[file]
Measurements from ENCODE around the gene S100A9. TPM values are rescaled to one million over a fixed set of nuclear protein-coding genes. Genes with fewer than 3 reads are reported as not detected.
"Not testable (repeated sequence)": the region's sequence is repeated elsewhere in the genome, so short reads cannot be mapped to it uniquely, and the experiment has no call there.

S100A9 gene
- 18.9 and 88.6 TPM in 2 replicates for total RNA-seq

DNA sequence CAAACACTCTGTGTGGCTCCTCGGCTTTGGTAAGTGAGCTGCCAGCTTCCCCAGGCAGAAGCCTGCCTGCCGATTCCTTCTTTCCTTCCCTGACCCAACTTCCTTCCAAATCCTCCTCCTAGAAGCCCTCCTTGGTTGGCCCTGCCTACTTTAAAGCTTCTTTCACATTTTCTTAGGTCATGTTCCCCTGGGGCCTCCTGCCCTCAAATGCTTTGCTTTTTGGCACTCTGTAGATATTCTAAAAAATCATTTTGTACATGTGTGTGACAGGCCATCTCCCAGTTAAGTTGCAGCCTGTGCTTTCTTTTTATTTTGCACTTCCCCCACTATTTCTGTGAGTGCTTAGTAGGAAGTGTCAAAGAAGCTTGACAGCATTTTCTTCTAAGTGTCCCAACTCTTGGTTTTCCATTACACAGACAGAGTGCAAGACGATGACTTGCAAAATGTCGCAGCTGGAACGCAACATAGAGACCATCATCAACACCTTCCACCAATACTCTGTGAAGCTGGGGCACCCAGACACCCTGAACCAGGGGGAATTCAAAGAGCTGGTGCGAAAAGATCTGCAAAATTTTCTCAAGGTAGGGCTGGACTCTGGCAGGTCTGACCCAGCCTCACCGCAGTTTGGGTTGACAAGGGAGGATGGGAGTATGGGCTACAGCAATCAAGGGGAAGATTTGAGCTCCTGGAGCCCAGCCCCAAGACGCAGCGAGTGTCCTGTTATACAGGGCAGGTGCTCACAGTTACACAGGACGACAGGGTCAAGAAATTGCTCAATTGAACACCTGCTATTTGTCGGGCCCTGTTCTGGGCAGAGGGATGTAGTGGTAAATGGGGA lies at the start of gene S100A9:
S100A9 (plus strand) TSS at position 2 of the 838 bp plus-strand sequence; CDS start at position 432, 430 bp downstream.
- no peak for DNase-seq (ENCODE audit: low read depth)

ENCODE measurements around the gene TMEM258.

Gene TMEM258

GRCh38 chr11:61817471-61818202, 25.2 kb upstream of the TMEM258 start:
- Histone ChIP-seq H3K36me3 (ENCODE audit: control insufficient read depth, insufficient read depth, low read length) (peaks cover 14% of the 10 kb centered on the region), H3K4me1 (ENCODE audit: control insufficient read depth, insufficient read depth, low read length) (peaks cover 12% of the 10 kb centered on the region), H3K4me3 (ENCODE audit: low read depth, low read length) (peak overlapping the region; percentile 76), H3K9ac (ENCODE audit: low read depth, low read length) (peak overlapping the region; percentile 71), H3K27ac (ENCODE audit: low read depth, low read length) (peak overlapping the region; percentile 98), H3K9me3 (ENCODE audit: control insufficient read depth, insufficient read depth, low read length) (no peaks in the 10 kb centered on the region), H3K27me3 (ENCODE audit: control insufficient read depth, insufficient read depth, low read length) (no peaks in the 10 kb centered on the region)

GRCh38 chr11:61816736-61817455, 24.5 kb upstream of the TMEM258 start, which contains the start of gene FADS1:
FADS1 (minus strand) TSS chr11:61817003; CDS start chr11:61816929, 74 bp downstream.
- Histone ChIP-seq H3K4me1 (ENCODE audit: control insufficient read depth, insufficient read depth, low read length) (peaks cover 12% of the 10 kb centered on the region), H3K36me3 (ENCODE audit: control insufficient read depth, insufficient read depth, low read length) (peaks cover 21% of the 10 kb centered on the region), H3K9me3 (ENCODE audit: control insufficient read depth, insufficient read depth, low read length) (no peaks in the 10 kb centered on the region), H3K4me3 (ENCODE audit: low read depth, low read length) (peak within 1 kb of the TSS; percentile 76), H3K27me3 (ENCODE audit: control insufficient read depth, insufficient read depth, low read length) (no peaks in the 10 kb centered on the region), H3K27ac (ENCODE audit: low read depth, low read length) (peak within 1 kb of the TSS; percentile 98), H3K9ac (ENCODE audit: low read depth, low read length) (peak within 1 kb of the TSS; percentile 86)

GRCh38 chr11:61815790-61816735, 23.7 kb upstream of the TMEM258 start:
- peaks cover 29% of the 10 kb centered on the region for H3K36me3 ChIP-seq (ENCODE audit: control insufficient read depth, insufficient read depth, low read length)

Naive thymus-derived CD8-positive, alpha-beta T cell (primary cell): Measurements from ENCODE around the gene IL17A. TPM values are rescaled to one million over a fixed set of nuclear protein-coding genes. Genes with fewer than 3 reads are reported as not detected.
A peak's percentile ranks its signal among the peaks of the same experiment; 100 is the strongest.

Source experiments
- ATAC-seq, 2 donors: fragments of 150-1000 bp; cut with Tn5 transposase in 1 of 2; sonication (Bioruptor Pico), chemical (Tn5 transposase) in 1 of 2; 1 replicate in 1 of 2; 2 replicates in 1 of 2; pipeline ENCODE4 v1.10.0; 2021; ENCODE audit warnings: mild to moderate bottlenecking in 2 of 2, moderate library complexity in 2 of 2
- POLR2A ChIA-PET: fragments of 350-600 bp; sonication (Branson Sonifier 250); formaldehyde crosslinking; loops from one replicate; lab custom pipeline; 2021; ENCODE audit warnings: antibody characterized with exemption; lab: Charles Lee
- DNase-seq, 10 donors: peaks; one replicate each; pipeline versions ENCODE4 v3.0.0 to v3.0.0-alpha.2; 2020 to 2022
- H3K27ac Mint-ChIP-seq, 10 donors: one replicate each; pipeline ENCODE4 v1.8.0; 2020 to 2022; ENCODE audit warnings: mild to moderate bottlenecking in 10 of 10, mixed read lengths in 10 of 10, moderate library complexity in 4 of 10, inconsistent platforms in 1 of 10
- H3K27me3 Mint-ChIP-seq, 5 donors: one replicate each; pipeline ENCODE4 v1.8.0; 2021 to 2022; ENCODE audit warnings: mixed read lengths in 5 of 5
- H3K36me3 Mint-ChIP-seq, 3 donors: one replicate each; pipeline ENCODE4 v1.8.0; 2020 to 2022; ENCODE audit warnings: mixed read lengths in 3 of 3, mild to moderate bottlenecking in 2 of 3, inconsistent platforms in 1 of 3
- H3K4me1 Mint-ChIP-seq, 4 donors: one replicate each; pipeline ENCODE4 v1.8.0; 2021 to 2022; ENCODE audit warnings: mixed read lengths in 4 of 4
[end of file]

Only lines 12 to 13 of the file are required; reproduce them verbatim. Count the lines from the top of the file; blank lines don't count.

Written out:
GRCh38 chr11:61816736-61817455, 24.5 kb upstream of the TMEM258 start, which contains the start of gene FADS1:
FADS1 (minus strand) TSS chr11:61817003; CDS start chr11:61816929, 74 bp downstream.